Despite the appeal of all these new social channels, one thing remains consistent: SEO ROI provides the best return of any inbound marketing channel.

Marketing Spend closely tracks led generation rates

SEO on average is 12% of a typical marketing budget, but generates 14% of leads. PPC, on the other hand, is generating only 6% of leads, despite having 8% of the marketing budget. If you are spending more of your marketing budget on PPC than SEO then your lead generation program is likely upside down.

It’s not just the number of leads generated from SEO that makes it such an important inbound tactic it is the QUALITY of those leads.

In the same study, Hubspot asked marketers for the average percentage of leads converted to sales by marketing channel. SEO leads inbound marketing conversion rates, netting 15% above the average conversion rates.

SEO delivers best ROI of any marketing channel

SEO continues to deliver the best ROI of any inbound marketing channel. It’s worth more attention from marketers. Don’t let the idea that SEO is hard keep you from winning the online game. The right resources will make it easy for you.

Has your organic search traffic has fallen over the last couple of years? If it has then a technical site audit will uncover why the search engines are not ranking you as highly as they used to.

Contact us today and learn how you can increase the ROI of your SEO campaigns.


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What Does Mark Cuban Know about SEO That He Is Not Telling Us?

What Does Mark Cuban Know about SEO That He Is Not Telling Us?

I have been a huge fan of ABC’s Shark Tank since it first aired in 2009. The show quickly became the most-watched TV show in our home as we discussed valuations of the companies and what we thought of the products and sales pitches.

Shark Tank made becoming an entrepreneur cool, and when ABC announced the spin-off series called Beyond the Tank, I was really excited to watch it.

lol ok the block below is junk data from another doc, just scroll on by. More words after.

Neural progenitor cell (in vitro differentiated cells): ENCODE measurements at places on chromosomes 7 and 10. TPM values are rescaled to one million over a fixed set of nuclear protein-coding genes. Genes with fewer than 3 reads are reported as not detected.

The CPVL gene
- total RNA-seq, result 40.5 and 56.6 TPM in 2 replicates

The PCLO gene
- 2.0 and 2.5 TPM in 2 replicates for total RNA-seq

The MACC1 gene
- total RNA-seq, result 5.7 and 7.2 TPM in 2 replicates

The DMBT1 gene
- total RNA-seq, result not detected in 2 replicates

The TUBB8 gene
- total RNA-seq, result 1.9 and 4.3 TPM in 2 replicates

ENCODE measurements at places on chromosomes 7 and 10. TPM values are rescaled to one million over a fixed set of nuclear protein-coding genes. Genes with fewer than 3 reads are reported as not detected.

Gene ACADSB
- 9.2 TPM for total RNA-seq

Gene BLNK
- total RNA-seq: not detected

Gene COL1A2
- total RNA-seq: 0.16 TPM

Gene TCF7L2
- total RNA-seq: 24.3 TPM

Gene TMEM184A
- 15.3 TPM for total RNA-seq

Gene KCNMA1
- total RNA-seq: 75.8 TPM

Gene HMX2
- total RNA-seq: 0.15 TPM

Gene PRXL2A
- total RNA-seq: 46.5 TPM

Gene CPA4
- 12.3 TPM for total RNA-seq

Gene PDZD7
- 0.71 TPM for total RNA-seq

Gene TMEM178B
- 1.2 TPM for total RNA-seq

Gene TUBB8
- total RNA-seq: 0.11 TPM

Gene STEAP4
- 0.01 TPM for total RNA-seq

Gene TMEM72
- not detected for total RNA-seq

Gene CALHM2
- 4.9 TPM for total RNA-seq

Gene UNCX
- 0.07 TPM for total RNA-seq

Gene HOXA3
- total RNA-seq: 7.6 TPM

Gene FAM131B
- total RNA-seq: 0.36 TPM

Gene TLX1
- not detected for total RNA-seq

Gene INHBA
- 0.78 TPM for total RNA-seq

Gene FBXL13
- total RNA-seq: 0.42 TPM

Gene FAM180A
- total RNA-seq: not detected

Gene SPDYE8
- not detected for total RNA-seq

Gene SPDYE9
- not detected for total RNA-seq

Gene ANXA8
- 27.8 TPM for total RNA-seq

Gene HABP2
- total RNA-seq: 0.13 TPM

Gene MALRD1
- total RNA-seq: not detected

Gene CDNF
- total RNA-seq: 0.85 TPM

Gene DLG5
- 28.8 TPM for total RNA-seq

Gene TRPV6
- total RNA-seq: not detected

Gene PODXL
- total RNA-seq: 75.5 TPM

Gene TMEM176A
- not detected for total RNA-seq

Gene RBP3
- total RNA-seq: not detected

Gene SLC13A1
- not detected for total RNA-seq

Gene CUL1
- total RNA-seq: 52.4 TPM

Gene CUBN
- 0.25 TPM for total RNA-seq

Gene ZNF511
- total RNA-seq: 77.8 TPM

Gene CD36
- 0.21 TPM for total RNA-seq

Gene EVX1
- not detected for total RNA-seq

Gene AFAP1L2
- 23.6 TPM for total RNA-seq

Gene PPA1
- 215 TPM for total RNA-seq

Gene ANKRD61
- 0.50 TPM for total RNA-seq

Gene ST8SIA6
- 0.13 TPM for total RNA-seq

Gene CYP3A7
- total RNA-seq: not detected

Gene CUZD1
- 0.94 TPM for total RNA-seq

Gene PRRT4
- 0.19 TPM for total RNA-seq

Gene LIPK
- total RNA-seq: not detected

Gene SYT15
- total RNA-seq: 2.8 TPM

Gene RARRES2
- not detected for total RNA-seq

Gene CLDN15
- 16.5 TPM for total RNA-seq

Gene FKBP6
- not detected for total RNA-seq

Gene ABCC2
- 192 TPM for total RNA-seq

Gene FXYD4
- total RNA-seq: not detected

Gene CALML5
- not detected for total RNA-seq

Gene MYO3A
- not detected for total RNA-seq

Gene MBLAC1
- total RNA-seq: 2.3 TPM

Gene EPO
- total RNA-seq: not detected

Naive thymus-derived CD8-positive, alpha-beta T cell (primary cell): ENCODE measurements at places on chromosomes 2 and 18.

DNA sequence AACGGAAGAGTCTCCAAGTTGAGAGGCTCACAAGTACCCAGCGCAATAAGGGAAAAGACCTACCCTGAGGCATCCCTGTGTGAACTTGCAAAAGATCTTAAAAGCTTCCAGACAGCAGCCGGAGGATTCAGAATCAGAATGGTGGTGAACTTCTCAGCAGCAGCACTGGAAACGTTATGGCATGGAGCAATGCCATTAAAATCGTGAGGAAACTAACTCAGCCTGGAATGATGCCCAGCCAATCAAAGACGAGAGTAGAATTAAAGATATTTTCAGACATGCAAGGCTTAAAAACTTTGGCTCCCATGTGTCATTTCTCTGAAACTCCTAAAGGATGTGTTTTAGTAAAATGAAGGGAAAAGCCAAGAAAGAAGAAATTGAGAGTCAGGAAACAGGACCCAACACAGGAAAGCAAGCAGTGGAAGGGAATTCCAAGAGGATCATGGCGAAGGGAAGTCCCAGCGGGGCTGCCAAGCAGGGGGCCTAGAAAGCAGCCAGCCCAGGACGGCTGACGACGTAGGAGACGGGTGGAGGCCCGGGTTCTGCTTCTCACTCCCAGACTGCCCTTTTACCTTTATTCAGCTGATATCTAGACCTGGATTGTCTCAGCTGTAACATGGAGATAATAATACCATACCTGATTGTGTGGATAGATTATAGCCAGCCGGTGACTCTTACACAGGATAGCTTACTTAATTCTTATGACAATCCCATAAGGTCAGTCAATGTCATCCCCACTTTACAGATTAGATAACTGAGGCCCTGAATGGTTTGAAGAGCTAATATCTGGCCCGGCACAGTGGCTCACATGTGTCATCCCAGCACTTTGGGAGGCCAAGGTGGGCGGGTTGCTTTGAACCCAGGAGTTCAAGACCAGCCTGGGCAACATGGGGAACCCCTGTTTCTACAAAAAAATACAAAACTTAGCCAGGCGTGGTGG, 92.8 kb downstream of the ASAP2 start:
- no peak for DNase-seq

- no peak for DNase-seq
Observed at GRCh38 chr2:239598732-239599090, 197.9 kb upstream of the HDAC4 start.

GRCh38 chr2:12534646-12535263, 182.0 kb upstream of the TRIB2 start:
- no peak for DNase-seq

As the name suggests, Beyond the Tank shows what happens after a deal is made and how the investors, or—the “Sharks,” work with the entrepreneurs to expand their businesses.

One of the companies showcased on a Beyond the Tank episode is the Red Dress Boutique which is an e-commerce site that Mark Cuban invested in.

Cuban has made his fortune in technology and the Internet, and I wanted to see what advice he had given the Red Dress Boutique to improve their online sales. What Internet marketing tactics was Red Dress using?

When I pulled up their home page, I was ready to be wowed, but when I hit “view source,” boy was I disappointed!

Red Dress Meta Tags

Facebook, Pinterest, and Instagram have helped fuel Red Dress’s growth in part because these are platforms where they can shape the conversation with their audience (with the clothes they use) and interact with their community via comments.

The main focus of the Beyond the Tank episode was the desire of the owners to redesign their site to make it faster—not to help with their Google rankings, but to improve the user’s experience. The Red Dress owners were concerned that the slow loading site was causing some of the images to pixelate, decreasing the user’s experience.

My takeaway from the show and the Red Dress site is that Cuban is focused on Red Dress maintaining its hockey stick growth. He does not want anything to get in the way of that.

Cuban is extremely intelligent, and if he thought there was an opportunity or market that the company was not targeting, then he would mention it. An analysis of the Red Dress Boutique website indicates that search is just not a key component of their growth plan.

And that has to worry Google and the SEO industry. It is clear that Cuban is perfectly fine with the Red Dress Boutique’s current online marketing strategy of using social media to grow its brand, control the message, and interact with its community without the sudden curveballs that Google has been giving website owners the last two years.

Will we see more e-commerce sites turn their attention and advertising dollars away from search and toward social networks? And if we do, what will that mean for search practitioners?

If you’re looking for help with SEO, contact Braveheart Digital Marketing today. We are a leading SEO Agency in Manchester NH that can help you to improve your website and reach new customers. Contact us today